This book has two parts: Part One consists of several writings that were written as a series of “love-letters” to an unnamed party from 2011 to 2015. These writings reflect upon spiritual insights that were gained from study of various heavenly messages of Our Lady and following the Light of the Holy Spirit through prayer. Part One provides a solid introduction into the spirituality of the United Hearts of Jesus Christ and the Blessed Virgin Mary – the Sacred Heart and the Immaculate Heart – the Two Hearts of Holy Love and Divine Love. Part Two is the testimony of the author of her faith journey towards The Lord. It was written in 2011 to 2012. It consists of many reflections on the words of Our Lord and Our Lady through Holy Scripture and various heavenly messages. The author offers her life testimony to help others become closer to God. Series: Living in Holy Love, Volume 2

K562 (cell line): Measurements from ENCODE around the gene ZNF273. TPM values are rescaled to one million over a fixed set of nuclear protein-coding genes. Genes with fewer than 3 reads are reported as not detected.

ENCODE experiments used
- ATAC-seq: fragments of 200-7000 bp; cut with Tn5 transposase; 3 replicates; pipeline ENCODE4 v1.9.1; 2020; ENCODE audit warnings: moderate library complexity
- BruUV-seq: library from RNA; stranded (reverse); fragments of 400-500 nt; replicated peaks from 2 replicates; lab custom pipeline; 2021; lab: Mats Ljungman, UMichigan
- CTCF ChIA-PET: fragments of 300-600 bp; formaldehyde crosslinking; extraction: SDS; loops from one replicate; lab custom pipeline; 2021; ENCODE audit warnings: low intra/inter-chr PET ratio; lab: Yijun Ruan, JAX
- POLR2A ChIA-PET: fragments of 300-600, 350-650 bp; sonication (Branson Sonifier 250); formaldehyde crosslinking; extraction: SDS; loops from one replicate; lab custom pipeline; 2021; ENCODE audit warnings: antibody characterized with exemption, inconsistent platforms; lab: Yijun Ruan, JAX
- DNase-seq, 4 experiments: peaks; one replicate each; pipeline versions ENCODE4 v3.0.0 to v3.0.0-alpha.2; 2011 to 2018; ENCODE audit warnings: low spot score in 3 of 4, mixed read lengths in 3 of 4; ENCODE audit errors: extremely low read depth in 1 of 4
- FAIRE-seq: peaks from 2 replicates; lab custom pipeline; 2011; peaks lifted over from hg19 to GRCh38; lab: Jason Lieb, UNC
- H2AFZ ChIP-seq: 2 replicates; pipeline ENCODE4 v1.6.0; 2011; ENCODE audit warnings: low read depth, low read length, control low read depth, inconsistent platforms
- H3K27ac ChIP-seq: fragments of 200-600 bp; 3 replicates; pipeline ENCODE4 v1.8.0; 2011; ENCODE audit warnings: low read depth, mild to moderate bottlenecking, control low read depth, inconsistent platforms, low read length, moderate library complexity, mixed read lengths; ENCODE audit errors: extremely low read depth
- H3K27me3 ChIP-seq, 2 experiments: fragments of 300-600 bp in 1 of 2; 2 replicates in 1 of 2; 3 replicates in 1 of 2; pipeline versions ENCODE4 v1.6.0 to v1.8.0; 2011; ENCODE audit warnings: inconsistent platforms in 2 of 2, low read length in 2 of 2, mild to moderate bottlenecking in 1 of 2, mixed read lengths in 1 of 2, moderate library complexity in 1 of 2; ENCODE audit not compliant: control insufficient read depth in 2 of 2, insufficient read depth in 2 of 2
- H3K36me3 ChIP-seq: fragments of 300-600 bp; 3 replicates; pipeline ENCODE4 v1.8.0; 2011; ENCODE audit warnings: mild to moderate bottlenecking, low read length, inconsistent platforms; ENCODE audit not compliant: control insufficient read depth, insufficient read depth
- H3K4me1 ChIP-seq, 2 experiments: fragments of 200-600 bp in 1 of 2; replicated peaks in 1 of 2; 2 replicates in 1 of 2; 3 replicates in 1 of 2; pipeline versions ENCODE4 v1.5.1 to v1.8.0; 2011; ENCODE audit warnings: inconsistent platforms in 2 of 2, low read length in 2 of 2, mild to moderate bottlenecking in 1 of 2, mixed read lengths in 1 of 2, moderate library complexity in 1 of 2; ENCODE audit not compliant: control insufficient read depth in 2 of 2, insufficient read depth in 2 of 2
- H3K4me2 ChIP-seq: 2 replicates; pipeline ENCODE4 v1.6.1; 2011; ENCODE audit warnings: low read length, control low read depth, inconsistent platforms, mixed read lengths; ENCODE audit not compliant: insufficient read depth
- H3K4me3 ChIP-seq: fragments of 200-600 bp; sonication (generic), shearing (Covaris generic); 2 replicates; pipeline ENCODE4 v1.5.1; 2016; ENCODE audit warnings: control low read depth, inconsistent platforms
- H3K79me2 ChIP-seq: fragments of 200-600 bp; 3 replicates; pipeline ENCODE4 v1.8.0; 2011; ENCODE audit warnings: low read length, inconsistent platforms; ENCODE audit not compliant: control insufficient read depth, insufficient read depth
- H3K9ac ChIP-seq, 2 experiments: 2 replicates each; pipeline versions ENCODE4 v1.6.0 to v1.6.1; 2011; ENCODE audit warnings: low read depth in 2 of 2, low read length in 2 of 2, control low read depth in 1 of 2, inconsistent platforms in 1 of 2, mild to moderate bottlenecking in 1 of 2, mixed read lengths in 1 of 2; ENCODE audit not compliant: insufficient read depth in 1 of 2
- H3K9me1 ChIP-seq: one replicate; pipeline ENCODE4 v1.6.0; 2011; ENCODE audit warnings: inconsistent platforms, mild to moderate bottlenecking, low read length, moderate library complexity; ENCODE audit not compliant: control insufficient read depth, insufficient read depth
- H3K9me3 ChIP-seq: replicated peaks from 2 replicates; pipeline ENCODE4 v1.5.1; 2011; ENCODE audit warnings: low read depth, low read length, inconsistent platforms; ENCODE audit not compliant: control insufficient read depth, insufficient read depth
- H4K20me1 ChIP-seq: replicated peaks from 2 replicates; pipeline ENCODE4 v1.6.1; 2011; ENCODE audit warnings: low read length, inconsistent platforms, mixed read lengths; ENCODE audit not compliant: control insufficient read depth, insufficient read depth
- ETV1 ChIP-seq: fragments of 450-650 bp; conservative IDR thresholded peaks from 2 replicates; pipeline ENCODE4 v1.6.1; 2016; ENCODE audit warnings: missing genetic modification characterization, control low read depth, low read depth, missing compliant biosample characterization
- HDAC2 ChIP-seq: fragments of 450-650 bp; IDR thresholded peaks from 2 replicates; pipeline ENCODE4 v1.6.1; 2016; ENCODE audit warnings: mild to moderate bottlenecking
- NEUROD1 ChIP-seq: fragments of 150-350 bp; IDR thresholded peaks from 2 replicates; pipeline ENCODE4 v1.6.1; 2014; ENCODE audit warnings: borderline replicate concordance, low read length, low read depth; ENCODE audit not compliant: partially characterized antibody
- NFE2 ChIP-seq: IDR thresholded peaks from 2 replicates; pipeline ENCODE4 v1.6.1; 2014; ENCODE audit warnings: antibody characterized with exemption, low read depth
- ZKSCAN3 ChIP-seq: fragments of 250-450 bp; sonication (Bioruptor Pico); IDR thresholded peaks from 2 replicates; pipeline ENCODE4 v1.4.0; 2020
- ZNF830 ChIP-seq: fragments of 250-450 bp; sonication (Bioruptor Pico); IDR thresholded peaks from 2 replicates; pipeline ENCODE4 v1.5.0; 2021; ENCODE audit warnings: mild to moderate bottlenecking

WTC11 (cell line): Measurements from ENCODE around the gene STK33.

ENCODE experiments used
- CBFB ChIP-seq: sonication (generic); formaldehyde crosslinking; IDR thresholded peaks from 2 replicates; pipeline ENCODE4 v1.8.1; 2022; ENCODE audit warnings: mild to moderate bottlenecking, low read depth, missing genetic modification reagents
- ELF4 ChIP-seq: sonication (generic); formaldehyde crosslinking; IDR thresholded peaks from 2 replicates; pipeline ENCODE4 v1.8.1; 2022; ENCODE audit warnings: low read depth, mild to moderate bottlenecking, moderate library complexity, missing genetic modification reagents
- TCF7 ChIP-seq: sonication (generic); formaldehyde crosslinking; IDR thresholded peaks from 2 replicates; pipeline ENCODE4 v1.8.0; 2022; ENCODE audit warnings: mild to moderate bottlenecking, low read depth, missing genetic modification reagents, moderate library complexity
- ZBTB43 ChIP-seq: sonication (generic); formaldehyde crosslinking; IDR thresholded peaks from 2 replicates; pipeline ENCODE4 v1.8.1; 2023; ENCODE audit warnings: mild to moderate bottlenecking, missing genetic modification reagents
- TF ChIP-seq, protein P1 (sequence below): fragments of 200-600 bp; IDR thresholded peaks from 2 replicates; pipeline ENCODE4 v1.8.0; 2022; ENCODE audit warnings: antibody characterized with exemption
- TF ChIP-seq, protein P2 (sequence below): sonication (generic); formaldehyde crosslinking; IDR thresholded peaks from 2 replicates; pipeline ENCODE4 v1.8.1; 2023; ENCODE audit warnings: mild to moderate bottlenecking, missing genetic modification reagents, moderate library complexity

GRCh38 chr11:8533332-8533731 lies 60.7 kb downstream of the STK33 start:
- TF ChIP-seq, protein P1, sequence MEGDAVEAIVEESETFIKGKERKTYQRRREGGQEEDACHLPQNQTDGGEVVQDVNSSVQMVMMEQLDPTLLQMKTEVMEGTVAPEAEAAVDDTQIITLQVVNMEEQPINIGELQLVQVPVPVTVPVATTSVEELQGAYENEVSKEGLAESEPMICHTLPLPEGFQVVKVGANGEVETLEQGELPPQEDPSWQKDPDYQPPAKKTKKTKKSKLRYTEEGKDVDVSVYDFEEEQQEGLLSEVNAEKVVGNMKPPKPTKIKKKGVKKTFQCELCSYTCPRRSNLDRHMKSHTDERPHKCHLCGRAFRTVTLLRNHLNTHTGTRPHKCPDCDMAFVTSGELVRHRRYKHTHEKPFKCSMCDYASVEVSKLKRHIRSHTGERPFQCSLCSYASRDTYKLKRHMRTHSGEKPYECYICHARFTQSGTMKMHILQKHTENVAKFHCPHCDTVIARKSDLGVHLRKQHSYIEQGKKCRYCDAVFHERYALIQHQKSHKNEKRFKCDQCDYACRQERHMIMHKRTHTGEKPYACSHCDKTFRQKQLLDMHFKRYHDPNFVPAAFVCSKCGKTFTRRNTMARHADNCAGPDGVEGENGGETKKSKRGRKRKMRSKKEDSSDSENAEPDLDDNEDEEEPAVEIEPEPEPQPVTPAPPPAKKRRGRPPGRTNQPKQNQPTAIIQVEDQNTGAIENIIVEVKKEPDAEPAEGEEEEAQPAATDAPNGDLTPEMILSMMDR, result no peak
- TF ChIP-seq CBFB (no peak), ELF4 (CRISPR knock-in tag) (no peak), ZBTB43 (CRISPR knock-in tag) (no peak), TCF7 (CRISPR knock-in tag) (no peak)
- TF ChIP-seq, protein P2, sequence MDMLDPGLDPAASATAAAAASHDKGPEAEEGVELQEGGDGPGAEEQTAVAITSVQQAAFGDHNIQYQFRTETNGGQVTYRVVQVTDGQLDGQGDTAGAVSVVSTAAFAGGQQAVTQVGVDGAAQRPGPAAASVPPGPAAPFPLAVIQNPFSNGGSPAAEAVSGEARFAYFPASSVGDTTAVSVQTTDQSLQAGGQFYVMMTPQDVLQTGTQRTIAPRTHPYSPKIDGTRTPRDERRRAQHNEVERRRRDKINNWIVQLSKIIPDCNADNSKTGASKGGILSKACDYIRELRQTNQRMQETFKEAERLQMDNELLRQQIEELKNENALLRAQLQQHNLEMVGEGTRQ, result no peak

It is a truth universally acknowledged, that a single man in possession of a good fortune, must be in want of a wife. So runs one of the most famous opening lines in English literature. Setting the scene in Pride and Prejudice, it deftly introduces the novel's core themes of marriage, money, and social convention, themes that continue to resonate with readers over 200 years later. Jane Austen wrote six of the best-loved novels in the English language, as well as a smaller corpus of unpublished works. Her books pioneered new techniques for representing voices, minds, and hearts in narrative prose, and, despite some accusations of a blinkered domestic and romantic focus, they represent the world of their characters with unsparing clarity. Here, Tom Keymer explores the major themes throughout Austen's novels, setting them in the literary, social, and political backgrounds from which they emerge, and showing how they engage with social tensions in an era dominated by the French Revolution and the Napoleonic Wars. The Jane Austen who emerges is a writer shaped by the literary experiments and socio-political debates of her time, increasingly drawn to a fundamentally conservative vision of social harmony, yet forever complicating this vision through her disruptive ironies and satirical energy.